Wednesday, January 29, 2014

Reuse of ontology and model concepts

Reuse is a big topic in this year's Ontology Summit.  In a Summit session last week, I discussed some experiences related to my recent work on a network management ontology.  The complete presentation is available from the Summit wiki.  And, I would encourage you to look at all the talks given that day since they were all very interesting! (The agenda, slides, chat transcript, etc. are accessible from the conference call page.)

But ... I know that you are busy.  So, here are some take-aways from my talk:

  • What were the candidates for reuse?  There were actually several ontologies and models that were looked at (and I will talk about them in later posts), but this talk was about two specific standards:  ISO 15926 for the process industry, and FIBO for the financial industry.
  • Why did we reuse since there was not perfect overlap of the chosen domain models/ontologies and network management?  Because there was good thought and insight put into the standards, and there also was tooling developed that we want to reuse.  Besides that, we have limited time and money - so jump starting the development was "a good thing". 
  • Did we find valuable concepts to reuse?  Definitely.  Details are in the talk but two examples are:
    • Defining individuals as possible versus actual.  For anyone that worries about network and capacity planning, inventory management, or staging of new equipment, the distinction between what you have now, what you will have, and what you might have is really important.
    • Ontology annotation properties.  Documentation of definitions, sources of information, keywords, notes, etc. are extremely valuable to understand semantics.  I have rarely seen good documentation in an ontology itself (it might be done in a specification that goes with the ontology).  The properties defined and used in FIBO were impressive.
  • Was reuse easy?  Not really.  It was difficult to pull apart sets of distinct concepts in ISO 15926, although we should have (and will do) more with templates in the future.  Also, use of OWL was a mapping from the original definition, which made it far less "natural"/native.  FIBO was much more modular and defined in OWL.  But due to ontology imports, we pretty much ended up loading and working through the complete foundational ontology.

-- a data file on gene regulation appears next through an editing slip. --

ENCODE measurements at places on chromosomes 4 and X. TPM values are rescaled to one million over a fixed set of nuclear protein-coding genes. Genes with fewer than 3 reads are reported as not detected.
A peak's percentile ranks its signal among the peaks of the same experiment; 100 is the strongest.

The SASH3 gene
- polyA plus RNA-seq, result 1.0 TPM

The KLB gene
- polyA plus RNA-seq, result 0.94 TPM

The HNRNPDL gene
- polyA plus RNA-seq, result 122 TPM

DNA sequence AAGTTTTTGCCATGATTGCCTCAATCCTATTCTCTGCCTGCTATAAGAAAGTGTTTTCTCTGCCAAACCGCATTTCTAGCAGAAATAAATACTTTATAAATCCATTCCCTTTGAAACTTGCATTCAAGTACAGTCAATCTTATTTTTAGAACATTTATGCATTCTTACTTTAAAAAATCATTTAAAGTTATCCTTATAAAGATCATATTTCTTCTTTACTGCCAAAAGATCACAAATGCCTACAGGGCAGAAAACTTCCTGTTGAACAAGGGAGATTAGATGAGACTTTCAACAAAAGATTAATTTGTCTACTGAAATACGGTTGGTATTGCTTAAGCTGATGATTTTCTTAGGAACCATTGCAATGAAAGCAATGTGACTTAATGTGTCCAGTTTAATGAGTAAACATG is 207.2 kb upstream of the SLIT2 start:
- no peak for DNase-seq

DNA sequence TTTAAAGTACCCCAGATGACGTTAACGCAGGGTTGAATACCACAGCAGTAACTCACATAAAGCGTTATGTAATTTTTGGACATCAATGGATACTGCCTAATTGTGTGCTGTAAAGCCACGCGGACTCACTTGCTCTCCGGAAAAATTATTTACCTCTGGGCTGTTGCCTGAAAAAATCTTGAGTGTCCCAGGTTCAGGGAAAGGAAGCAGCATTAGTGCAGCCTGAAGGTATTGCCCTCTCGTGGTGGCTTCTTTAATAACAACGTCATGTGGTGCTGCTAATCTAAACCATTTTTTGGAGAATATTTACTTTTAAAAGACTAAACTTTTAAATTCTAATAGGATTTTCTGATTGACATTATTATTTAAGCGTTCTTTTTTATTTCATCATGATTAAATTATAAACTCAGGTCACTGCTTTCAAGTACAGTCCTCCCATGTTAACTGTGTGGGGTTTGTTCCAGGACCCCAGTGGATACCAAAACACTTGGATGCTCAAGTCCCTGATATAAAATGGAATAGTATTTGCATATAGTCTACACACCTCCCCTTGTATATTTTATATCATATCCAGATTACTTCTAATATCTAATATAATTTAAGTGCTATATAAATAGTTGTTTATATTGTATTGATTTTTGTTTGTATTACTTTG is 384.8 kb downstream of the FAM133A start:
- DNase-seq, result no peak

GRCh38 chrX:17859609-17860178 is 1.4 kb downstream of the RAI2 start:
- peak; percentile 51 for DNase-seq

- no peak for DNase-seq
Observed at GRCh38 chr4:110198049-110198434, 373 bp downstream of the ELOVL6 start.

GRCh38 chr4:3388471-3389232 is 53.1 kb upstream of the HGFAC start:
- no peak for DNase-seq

Given all this, what are some suggestions for getting more reuse?

  1. Create and publish more discrete, easily understood "modules" that:
    • Define a maximum of 12-15 core entities with their relationships (12-15 items is about the limit of what people can visually retain)
    • Document the assumptions made in the development (where perhaps short cuts were made, or could be made)
    • Capture the axioms (rules) that apply separately from the core entities (this could allow adjustments to the axioms or assumptions for different domains or problem spaces, without invalidating the core concepts and their semantics)
    • Encourage evolution and different renderings of the entities and relationships (for example, with and without short cuts)
  2. Focus on "necessary and sufficient" semantics when defining the core entities in a module and leave some things under-specified  
    • Don't completely define everything just because it touches your semantics (admittedly, you have to bring all the necessary semantics together to create a complete model or ontology, but more on that in the next post)
    • A contrived example is that physical hardware is located somewhere in time and space, but it is unlikely that everyone's requirements for spatial and temporal information will be consistent.  So, relate your Hardware entity to a Location and leave it at that.  Let another module (or set of modules) handle the idiosyncrasies of Location.
In my next post, I promise to talk more about how to combine discrete "modules" with under-specified concepts to create a complete solution.


Tuesday, January 21, 2014

Semantic Technologies and Ontologies Overview Presentation

Last year, I did a short talk on semantic technologies and ontologies, and thought that I would share it. The audience was mostly people who were new to the technologies, and needed to understand their basics and how/where they are used.

[Disclaimer] The presentation is pretty basic ...

But it seemed to work. It overviews key terms (like the "o-word", ontology :-) and standards (based on the ever popular, semantic "layer cake" image). In looking over the deck, I see that I should have talked about RIF (Rule Interchange Format). But, I was using SWRL at the time, and so gravitated to that. (My apologies for not being complete.)

Since the talk was meant to show that semantic technologies are not just an academic exercise, I spent most of the time highlighting how and where the technologies are used. IMHO, I think that the major uses are:
  • Semantic search and query expansion
  • Mapping and merging of data
  • Knowledge management
The last bullet might be a bit ambiguous. For me, it means organizing knowledge (my blog's namesake) and inferring new knowledge (via reasoning and logic).

There are also quite a few examples of real companies using ontologies and semantic technologies. It is kind of amazing when you look at what is being done.

So, take a look and let me know what you think.

And, as a teaser, I want to highlight that I will be presenting at the next Ontology Summit 2014 session on Thursday, January 23rd, on "Reuse of Content from ISO 15926 and FIBO". If you want to listen in, the details for the conference call are here.  Hopefully, you can join in.